----------------------------------------------------------
Next , lets create a output file with option "-o"

[lsfadmin@host_machine2 new]$ bsub -J job_sachin -q short -m host_machine2 -o output_file
bsub> sleep 60
bsub> hostname
bsub> Job <1591> is submitted to queue <short>.
[lsfadmin@host_machine2 new]$ bjobs -w
JOBID   USER    STAT  QUEUE      FROM_HOST   EXEC_HOST   JOB_NAME   SUBMIT_TIME
1591    lsfadmin RUN   short         host_machine2      host_machine2       job_sachin    May  5 06:18

NOTE: after execution of job , it will create the output_file with all details shown below :
[lsfadmin@host_machine2 new]$ ls
output_file
[lsfadmin@host_machine2 new]$ cat output_file
host_machine2
------------------------------------------------------------
Sender: LSF System <lsfadmin@host_machine2>
Subject: Job 1591: <job_sachin> in cluster <CI_cluster1> Done
Job <job_sachin> was submitted from host <host_machine2> by user <lsfadmin> in cluster <CI_cluster1>.
Job was executed on host(s) <host_machine2>, in queue <short>, as user <lsfadmin> in cluster <CI_cluster1>.
</home/lsfadmin> was used as the home directory.
</home/lsfadmin/test/new> was used as the working directory.
Started at Results reported on
Your job looked like:
# LSBATCH: User input
sleep 60
hostname
Successfully completed.
Resource usage summary:
    CPU time :                                   0.34 sec.
    Max Memory :                             12 MB
    Average Memory :                       12.00 MB
    Total Requested Memory :           -
    Delta Memory :                            -
    Max Swap :                                 344 MB
    Max Processes :                              4
    Max Threads :                                 5
    Run time :                                     62 sec.
    Turnaround time :                         61 sec.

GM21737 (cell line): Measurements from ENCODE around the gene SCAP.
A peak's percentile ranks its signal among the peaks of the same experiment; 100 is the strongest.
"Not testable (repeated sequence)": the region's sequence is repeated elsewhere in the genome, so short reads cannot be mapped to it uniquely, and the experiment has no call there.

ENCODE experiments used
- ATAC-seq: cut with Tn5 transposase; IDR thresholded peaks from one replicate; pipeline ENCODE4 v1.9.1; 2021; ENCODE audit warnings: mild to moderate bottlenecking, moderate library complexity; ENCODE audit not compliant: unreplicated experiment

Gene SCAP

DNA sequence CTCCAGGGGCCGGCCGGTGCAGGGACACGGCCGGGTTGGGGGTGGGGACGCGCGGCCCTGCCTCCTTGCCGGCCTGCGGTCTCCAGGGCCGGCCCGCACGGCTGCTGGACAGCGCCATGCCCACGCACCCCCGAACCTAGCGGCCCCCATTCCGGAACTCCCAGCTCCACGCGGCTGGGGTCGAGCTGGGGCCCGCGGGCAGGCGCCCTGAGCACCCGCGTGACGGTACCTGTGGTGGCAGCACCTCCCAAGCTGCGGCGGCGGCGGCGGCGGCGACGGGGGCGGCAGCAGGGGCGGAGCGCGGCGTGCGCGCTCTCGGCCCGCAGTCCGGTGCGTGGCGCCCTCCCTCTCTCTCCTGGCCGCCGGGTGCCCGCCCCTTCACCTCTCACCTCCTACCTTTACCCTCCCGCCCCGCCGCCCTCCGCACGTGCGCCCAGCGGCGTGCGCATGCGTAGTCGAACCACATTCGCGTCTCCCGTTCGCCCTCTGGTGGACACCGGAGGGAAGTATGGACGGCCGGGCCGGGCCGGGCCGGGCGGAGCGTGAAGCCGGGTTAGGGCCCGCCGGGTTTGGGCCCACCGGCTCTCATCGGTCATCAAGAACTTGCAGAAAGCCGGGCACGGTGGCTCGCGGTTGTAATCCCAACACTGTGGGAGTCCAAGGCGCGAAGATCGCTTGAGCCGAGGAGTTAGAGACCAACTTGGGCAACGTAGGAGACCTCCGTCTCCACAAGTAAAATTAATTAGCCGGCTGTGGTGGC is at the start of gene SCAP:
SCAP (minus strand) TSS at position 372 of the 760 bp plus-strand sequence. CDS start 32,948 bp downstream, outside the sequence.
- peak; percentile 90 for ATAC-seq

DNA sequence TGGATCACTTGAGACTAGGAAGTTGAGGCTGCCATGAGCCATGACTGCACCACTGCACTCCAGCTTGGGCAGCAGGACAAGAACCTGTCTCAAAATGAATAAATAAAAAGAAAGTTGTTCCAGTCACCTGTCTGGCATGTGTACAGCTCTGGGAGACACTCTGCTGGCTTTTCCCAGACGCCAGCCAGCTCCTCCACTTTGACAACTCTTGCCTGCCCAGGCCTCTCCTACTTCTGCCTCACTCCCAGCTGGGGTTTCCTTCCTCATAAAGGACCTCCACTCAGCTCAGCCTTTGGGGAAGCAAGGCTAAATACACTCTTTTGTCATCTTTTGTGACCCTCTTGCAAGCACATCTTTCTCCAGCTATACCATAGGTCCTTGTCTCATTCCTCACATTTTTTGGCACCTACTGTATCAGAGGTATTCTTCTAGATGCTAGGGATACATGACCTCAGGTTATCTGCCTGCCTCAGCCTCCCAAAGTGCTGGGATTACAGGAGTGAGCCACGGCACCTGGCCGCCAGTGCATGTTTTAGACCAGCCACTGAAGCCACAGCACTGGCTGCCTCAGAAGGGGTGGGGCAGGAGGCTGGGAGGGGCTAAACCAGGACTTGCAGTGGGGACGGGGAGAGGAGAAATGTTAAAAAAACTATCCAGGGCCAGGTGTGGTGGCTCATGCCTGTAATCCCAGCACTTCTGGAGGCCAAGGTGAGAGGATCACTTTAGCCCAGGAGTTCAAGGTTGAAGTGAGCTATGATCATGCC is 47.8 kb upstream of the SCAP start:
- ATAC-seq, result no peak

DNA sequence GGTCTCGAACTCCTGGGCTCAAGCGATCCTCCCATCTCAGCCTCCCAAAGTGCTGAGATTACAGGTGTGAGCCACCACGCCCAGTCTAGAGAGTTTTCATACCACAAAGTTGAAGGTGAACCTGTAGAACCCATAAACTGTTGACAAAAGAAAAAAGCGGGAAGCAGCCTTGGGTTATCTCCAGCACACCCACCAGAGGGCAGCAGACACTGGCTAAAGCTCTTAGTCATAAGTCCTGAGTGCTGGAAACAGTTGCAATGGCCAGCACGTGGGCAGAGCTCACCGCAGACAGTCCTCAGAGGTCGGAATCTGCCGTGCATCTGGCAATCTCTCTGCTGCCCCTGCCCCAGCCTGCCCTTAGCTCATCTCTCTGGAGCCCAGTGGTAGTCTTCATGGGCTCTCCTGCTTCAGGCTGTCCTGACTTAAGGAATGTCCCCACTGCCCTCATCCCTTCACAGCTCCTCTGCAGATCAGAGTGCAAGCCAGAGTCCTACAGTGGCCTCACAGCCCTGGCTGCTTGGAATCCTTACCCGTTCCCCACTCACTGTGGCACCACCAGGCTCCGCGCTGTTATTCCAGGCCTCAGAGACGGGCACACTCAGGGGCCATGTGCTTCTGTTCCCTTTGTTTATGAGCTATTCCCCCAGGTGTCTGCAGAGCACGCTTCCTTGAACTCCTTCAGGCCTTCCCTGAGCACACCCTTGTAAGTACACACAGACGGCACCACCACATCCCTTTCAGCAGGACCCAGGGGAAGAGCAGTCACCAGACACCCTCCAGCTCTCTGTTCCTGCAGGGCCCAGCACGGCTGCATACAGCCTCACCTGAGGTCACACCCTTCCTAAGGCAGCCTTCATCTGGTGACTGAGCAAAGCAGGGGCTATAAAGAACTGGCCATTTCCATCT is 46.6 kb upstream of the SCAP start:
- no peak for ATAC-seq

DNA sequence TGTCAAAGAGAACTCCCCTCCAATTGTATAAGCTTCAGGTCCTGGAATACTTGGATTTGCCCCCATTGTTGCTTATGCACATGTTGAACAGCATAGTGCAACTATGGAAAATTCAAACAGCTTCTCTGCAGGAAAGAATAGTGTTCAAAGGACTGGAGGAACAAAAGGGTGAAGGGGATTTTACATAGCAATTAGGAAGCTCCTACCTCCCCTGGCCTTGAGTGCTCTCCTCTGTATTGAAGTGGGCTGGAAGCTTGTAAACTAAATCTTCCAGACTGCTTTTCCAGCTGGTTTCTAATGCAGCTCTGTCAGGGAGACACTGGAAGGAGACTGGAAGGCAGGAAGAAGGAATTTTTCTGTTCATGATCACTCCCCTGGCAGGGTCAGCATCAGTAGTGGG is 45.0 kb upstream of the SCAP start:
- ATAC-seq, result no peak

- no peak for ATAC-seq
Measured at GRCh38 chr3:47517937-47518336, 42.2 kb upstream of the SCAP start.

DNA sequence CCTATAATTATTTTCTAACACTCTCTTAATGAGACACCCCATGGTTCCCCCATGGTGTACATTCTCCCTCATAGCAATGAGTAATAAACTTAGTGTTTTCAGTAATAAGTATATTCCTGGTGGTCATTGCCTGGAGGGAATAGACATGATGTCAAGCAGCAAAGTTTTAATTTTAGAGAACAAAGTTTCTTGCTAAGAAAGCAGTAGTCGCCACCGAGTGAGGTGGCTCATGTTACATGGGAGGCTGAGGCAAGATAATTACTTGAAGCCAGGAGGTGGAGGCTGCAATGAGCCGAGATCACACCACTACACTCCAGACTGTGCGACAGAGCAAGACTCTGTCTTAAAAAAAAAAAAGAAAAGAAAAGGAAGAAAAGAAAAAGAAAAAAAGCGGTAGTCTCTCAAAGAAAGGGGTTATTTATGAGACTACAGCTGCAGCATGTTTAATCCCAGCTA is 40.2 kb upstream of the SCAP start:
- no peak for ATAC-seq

The output (if any) is above this job summary.
-----------------------------------------------------------------------------------
 

Lets see both output_file and err_file  by submitting wrong command "hostgame" instead of "hostname"
[lsfadmin@host_machine2 new]$ bsub -J job_sachin -q short -m host_machine2 -o output_file -e err_file
bsub> sleep 60
bsub> hostgame
bsub> Job <1592> is submitted to queue <short>.

[lsfadmin@host_machine2 new]$ bjobs -w
JOBID   USER    STAT  QUEUE      FROM_HOST   EXEC_HOST   JOB_NAME   SUBMIT_TIME
1592    lsfadmin RUN   short      host_machine2   host_machine2   job_sachin May  5 06:24

[lsfadmin@host_machine2 new]$ ls
err_file  output_file

[lsfadmin@host_machine2 new]$ cat err_file
/home/lsfadmin/.lsbatch/1493979887.1592.shell: line 2: hostgame: command not found
[lsfadmin@host_machine2 new]$

[lsfadmin@host_machine2 new]$ cat output_file
Sender: LSF System <lsfadmin@host_machine2>
Subject: Job 1592: <job_sachin> in cluster <CI_cluster1> Exited

Job <job_sachin> was submitted from host <host_machine2> by user <lsfadmin> in cluster <CI_cluster1>.
Job was executed on host(s) <host_machine2>, in queue <short>, as user <lsfadmin> in cluster <CI_cluster1>.
</home/lsfadmin> was used as the home directory.
</home/lsfadmin/test/new> was used as the working directory.
Started at Results reported on
Your job looked like:
# LSBATCH: User input
sleep 60
hostgame
Exited with exit code 127.
Resource usage summary:
    CPU time :                                   0.34 sec.
    Max Memory :                              12 MB
    Average Memory :                        12.00 MB